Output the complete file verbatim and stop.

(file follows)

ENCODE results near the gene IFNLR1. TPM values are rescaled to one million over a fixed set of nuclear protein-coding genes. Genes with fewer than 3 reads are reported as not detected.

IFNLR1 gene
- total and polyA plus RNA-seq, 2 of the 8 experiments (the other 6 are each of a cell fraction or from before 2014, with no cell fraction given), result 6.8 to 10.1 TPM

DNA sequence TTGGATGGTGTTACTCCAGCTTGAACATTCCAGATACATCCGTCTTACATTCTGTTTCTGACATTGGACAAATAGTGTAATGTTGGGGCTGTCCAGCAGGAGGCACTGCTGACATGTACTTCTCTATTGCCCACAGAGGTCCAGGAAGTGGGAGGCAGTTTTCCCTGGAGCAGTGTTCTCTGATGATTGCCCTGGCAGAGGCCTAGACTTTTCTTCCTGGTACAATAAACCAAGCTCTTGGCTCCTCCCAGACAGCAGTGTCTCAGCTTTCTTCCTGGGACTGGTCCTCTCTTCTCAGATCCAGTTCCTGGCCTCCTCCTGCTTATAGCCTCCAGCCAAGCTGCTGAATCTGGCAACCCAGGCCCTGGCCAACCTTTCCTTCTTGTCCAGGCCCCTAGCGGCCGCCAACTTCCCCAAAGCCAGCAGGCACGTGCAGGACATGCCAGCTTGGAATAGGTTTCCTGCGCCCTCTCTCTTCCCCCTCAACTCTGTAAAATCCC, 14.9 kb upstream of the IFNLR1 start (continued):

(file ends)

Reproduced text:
ENCODE results near the gene IFNLR1. TPM values are rescaled to one million over a fixed set of nuclear protein-coding genes. Genes with fewer than 3 reads are reported as not detected.

IFNLR1 gene
- total and polyA plus RNA-seq, 2 of the 8 experiments (the other 6 are each of a cell fraction or from before 2014, with no cell fraction given), result 6.8 to 10.1 TPM

DNA sequence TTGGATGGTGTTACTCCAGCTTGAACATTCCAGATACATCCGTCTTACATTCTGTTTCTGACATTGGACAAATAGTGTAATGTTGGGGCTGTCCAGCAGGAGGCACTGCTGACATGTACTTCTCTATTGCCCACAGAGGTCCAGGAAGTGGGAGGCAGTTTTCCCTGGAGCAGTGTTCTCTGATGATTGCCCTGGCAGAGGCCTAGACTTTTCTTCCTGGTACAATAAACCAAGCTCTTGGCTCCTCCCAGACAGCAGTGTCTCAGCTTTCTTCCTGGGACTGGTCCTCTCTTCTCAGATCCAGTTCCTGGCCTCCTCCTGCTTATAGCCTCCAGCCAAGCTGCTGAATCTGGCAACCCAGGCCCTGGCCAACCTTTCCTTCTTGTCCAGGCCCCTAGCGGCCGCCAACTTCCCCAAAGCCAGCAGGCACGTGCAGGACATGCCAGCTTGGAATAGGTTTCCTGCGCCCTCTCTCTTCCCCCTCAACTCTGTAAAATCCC, 14.9 kb upstream of the IFNLR1 start (continued):